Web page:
Why don't you tell us about your current job?

I am an analyst in the ads department at Google right now. Basically, we need to better select ads and rank/show them in a proper way to both fit users' needs and of course to make money. So what I'm doing now still has a lot do to with running experiments, and applying statistical analysis to the results - although in a totally different field.

And did you know all along that you were looking for a job in industry after your PhD? Or did you also consider academia?

I was hoping to become a professor when I started my Ph.D. But by my third year, I had been to a few conferences. I realized that it's hard to compete with so many geniuses. Plus, although my research went well, most of the time I was following Emo's ideas. I don't think I have the vision he has, and I may never have it.

Do you feel that the things you learned in the UCSD Cognitive Science department are valuable to you in your job at Google?

I'm still using matlab to draw beautiful 3-D pictures! Mostly, though, I am using C++, Python, and R now, which I didn't use much at UCSD. I have to admit my coding skills are not as good as the computer science people's... I don't think the classes I took at UCSD are directly useful here, but the learning skills acquired during the Ph.D. process have definitely been important so far. Google has a lot of very complicated systems, and learning them is a big challenge for every new employee. During my research, I was constantly learning new stuff and becoming more and more confident and efficient facing new tasks. Also, my research experience with Emo taught me how to ask the right questions during meetings, and then figure out the details on my own later. This has turned out to be very useful when I'm working with other people in a large group. One class I took that actually was very useful was the second- and third-year project class, taught by John Batali and Rik Belew. I learned so much about presentations then, and it's been so useful during my presentations at Google.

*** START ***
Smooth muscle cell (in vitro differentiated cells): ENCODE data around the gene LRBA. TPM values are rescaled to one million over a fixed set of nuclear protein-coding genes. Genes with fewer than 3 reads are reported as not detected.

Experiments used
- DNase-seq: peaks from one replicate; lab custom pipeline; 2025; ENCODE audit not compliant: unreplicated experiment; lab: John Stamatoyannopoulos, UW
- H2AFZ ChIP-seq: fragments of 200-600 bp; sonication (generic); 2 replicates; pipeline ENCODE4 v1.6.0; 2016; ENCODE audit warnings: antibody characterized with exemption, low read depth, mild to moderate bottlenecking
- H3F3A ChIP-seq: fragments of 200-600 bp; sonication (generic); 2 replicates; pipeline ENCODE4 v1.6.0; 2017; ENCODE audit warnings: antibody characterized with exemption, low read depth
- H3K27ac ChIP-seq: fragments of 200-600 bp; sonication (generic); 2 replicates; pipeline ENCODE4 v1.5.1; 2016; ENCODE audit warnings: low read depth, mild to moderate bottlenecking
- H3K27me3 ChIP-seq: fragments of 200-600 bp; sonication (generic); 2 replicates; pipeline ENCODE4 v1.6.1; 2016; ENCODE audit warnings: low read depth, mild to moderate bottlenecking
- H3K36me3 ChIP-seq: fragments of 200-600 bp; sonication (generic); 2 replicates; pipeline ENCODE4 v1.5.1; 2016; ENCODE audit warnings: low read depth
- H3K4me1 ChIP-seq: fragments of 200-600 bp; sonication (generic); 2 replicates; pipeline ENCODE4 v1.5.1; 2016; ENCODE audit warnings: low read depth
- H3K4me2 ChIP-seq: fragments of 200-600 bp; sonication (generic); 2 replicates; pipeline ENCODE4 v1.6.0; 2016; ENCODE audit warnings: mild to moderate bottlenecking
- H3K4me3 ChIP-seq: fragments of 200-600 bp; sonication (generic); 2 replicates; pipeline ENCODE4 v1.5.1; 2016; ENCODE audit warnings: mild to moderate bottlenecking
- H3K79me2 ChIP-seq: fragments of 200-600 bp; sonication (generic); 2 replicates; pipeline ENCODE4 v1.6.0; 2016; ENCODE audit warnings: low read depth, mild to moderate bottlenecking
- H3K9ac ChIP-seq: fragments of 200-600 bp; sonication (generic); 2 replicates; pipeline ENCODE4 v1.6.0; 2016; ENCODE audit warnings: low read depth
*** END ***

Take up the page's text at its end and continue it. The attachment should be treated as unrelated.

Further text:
How is the food at Google, by the way?

Awesome. We have lobster now.

Wow. But that must keep you at the company for a long time every day, right? Do you find it hard to keep a balance between work and the rest of your life?

Not really. My boyfriend is still living in San Diego, so I don't cook at all. Having three meals a day at Google is very helpful to me. I usually go to work at 9:30am to catch breakfast. At around 6, I go to my yoga class (in the gym at Google) or play tennis (I am playing on a Google ladder). I come back for dinner and then go back home. So I'm not working all the time.

What do you think people should consider when choosing a graduate program?

I don't have any wise opinions on choosing the right graduate program. I guess it's important to consider your research interests and your career goals. If you want to go to industry, you should consider labs with industry connections and try to work on projects that are more applicable. If you want to stay in academia, getting a well-known professor as your advisor would be more important. Finally, you may want to talk with grad students in the program/lab you are interested in. I hope that's helpful.

What advice would you give to current first-year students in the UCSD Cognitive Science program?

Understand quickly whether you really want to spend five or more years on getting a Ph.D. Avoid quitting after three or four years. Also, if you do want to go into industry, getting an internship (like the summer internships at Google) is very, very useful.

To Nominate Someone

To nominate someone as an alumna/alumnus of the month, or if you would be interested in being featured yourself, please contact us at